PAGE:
Northern Ireland

NI cancer survival rates improve

Patient recieveing chemotherapy
Image caption The International Cancer Benchmarking Partnership (ICBP) compared survival rates in NI, England and Wales

Cancer survival rates in Northern Ireland are better than England and Wales, a new report has revealed.

Health Minister, Michael McGimpsey, welcomed the results of a study by the International Cancer Benchmarking Partnership (ICBP).

It compared cancer survival for lung, breast, colon, rectum and ovarian cancer in the UK, Australia and Scandanavia.

Michael McGimpsey said the results are "good news for cancer patients".

The research found that for colorectal cancer, 8% of patients in Northern Ireland died between 1995 and 2007 within one month of diagnosis, compared to 11% in England and 11% in Wales.

In Northern Ireland, 21% of those diagnosed with lung cancer died during the same period within one month of diagnosis. In England it was 24%, while in Wales the figure was 26%.

Breast cancer patients also have a better chance of survival in NI. About 1.3% died within one month of diagnosis, compared to England's figure of 2.5% and a 3.3% rate in Wales.

One in ten women with ovarian cancer died within one month of diagnosis in Northern Ireland, while 12% passed away in England and 13% in Wales.

'Improved'

Mr McGimpsey said the new figures were encouraging, but Northern Ireland still has some way to go to meet the rates found in Australia, Canada and Scandinavian countries.

He added: "Our survival rates are better than the rest of the UK.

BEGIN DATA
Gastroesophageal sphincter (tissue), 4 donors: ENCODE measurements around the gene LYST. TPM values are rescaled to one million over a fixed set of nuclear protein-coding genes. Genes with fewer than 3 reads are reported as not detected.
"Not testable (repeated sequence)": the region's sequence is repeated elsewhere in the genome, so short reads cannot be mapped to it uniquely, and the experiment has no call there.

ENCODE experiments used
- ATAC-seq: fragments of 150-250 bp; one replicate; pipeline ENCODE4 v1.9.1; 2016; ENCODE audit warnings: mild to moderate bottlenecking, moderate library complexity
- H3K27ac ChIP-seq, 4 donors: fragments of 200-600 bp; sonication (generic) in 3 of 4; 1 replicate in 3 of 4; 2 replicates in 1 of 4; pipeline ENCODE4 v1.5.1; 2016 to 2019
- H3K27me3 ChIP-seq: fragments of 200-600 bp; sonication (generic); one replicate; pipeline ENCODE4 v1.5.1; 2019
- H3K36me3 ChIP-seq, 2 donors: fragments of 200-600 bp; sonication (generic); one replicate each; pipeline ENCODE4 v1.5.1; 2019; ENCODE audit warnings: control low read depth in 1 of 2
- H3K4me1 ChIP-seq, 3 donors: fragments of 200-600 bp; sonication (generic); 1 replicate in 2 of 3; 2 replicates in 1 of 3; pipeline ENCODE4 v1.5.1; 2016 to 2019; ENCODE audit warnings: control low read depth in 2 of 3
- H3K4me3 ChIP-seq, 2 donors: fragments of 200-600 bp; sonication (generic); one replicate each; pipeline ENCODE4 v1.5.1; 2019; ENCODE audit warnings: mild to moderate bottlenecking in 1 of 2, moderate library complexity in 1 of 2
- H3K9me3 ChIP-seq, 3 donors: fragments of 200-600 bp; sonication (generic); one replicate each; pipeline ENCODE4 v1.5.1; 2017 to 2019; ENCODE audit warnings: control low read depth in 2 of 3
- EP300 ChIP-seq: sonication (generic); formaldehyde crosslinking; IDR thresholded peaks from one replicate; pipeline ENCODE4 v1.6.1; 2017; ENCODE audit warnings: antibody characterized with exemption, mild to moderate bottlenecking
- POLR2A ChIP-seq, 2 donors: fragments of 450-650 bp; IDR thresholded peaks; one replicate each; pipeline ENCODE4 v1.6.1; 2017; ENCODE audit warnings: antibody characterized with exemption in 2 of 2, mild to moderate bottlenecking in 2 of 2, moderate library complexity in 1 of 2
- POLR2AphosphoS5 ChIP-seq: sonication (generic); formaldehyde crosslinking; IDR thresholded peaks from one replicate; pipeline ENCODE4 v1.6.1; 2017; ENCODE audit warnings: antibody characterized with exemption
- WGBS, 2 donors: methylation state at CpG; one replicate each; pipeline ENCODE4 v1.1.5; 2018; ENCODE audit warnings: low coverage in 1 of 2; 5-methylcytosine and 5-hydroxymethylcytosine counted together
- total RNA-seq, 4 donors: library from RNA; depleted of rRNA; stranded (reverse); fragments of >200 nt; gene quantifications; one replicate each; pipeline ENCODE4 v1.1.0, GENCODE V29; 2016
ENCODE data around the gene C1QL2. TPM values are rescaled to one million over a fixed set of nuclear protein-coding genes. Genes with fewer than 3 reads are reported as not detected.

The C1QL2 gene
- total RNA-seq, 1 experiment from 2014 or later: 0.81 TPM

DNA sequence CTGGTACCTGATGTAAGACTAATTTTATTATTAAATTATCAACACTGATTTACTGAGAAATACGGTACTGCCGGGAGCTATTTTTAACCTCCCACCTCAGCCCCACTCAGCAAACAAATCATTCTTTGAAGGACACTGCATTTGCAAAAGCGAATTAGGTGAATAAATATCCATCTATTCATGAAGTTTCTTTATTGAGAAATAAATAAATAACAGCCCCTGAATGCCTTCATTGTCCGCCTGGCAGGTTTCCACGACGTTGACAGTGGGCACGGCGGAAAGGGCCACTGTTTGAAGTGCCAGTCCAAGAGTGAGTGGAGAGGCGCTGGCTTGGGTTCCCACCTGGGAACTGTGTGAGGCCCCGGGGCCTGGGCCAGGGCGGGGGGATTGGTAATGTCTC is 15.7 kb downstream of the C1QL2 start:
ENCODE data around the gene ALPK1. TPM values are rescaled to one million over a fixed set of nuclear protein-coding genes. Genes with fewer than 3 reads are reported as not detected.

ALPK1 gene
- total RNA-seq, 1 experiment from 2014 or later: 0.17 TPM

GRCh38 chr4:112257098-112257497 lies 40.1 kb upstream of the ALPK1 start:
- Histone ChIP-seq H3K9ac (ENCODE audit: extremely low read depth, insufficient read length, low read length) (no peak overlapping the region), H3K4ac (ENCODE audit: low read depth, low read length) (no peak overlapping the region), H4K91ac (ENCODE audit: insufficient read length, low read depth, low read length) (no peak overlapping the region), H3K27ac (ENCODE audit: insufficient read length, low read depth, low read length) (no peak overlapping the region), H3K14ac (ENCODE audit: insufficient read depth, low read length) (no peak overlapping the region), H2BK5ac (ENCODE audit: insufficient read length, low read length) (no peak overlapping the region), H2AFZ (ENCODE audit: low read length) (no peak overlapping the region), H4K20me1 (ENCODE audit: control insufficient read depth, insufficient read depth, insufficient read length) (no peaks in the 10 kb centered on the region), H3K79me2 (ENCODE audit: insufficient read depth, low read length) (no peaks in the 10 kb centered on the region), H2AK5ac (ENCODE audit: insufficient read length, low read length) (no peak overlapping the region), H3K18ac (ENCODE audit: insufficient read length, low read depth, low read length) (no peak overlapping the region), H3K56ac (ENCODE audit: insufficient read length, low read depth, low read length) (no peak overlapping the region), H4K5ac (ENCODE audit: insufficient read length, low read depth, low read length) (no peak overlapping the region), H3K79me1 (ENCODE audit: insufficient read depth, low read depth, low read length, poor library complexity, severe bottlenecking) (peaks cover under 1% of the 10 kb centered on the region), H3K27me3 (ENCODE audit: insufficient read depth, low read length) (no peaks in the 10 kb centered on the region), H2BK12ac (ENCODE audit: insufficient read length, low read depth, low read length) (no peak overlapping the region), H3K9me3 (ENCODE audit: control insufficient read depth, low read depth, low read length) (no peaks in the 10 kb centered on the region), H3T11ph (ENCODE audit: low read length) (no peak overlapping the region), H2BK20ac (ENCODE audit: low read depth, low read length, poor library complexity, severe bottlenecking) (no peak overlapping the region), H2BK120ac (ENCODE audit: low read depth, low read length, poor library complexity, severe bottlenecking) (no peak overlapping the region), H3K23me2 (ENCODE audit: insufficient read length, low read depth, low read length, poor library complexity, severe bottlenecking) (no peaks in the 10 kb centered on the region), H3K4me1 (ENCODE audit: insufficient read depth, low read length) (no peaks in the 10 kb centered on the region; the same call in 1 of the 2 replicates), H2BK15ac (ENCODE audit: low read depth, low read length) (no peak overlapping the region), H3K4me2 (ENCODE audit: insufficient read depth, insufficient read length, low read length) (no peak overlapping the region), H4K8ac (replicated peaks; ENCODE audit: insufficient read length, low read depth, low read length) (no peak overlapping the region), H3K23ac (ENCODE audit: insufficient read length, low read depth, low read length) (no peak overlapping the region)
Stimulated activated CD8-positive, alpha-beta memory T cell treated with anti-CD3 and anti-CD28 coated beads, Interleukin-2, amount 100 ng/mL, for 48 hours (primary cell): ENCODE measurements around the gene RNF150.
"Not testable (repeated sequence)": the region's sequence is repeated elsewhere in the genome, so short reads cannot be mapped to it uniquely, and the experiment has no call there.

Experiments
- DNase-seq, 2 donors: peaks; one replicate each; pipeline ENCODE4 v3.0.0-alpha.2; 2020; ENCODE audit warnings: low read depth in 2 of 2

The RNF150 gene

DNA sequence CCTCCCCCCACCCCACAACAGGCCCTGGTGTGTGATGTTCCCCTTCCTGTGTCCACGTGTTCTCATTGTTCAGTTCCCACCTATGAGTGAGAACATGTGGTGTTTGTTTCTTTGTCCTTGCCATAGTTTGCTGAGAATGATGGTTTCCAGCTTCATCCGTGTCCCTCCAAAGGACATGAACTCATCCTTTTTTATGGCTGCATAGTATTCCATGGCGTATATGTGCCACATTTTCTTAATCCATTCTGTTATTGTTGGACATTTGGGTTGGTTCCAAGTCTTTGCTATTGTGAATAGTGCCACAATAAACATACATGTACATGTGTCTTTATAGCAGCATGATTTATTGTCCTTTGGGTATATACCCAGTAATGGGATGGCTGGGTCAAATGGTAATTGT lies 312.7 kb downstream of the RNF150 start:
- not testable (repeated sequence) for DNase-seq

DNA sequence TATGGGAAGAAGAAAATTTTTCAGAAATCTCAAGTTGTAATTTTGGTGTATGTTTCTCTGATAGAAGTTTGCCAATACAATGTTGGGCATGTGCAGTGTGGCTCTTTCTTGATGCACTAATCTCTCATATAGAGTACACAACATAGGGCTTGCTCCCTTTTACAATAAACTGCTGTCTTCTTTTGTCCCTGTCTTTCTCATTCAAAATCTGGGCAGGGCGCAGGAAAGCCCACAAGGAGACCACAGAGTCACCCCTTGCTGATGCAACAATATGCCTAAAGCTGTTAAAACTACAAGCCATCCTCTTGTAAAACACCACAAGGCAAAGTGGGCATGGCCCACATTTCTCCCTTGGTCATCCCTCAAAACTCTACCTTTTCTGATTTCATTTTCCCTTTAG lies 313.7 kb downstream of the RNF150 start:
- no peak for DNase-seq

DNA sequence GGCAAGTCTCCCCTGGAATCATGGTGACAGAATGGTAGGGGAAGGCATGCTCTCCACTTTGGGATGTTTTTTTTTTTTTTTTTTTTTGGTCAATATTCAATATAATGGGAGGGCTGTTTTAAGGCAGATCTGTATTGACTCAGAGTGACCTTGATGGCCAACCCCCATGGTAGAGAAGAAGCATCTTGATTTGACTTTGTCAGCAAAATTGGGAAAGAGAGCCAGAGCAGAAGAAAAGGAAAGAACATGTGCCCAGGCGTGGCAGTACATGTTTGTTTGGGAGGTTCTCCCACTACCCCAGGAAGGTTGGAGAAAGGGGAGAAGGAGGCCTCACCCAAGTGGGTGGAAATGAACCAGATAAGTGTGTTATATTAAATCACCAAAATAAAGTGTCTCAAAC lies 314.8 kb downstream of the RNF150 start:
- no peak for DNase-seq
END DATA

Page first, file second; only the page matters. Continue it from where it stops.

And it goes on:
"We are continuing to work to improve our survival rates for all cancers to meet the rates found in Australia, Canada and Scandinavia.

"I am encouraged that survival for patients with the breast, lung and colorectal cancers looked at in this report have improved in Northern Ireland from 1995 to 2007."

Chief Medical Officer, Dr Michael McBride, also welcomed the report.

He said: "Breast, lung and colorectal cancer were chosen as part of the study because they are the most common cancers.

"Ovarian cancer has been included as an example of a less common cancer with large variations in survival across countries."

Mr McGimpsey highlighted the importance of cancer screening and the need for continued investment in screening.

He said: "Screening can be a life-saving service and contributes to early diagnosis and treatment. This is one service which must continue to be funded.

"I would ask people to avail of our screening services, as early detection is one of the most important factors for a person's chances of surviving."